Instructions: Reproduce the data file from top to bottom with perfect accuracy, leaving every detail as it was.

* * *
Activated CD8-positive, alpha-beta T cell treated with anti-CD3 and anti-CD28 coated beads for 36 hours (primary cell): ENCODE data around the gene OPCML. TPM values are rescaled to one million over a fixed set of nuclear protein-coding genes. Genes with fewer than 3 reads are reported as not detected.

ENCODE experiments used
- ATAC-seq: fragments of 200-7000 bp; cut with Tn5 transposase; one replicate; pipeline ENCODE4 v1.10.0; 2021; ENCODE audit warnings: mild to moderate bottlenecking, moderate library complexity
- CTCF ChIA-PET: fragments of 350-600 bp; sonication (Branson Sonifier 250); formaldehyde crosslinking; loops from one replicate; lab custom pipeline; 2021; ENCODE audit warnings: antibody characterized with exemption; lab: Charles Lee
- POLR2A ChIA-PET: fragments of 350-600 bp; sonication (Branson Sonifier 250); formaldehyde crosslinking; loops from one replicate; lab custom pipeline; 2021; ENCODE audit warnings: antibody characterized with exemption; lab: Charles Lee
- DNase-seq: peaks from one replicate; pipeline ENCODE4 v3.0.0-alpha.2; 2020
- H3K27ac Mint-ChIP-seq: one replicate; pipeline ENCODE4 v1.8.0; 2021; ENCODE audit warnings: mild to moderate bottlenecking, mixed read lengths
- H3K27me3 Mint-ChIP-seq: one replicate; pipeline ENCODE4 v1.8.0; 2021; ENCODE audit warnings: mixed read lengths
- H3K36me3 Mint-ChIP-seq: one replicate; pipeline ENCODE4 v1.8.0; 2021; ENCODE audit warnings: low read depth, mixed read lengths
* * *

Activated CD8-positive, alpha-beta T cell treated with anti-CD3 and anti-CD28 coated beads for 36 hours (primary cell): ENCODE data around the gene OPCML. TPM values are rescaled to one million over a fixed set of nuclear protein-coding genes. Genes with fewer than 3 reads are reported as not detected.

ENCODE experiments used
- ATAC-seq: fragments of 200-7000 bp; cut with Tn5 transposase; one replicate; pipeline ENCODE4 v1.10.0; 2021; ENCODE audit warnings: mild to moderate bottlenecking, moderate library complexity
- CTCF ChIA-PET: fragments of 350-600 bp; sonication (Branson Sonifier 250); formaldehyde crosslinking; loops from one replicate; lab custom pipeline; 2021; ENCODE audit warnings: antibody characterized with exemption; lab: Charles Lee
- POLR2A ChIA-PET: fragments of 350-600 bp; sonication (Branson Sonifier 250); formaldehyde crosslinking; loops from one replicate; lab custom pipeline; 2021; ENCODE audit warnings: antibody characterized with exemption; lab: Charles Lee
- DNase-seq: peaks from one replicate; pipeline ENCODE4 v3.0.0-alpha.2; 2020
- H3K27ac Mint-ChIP-seq: one replicate; pipeline ENCODE4 v1.8.0; 2021; ENCODE audit warnings: mild to moderate bottlenecking, mixed read lengths
- H3K27me3 Mint-ChIP-seq: one replicate; pipeline ENCODE4 v1.8.0; 2021; ENCODE audit warnings: mixed read lengths
- H3K36me3 Mint-ChIP-seq: one replicate; pipeline ENCODE4 v1.8.0; 2021; ENCODE audit warnings: low read depth, mixed read lengths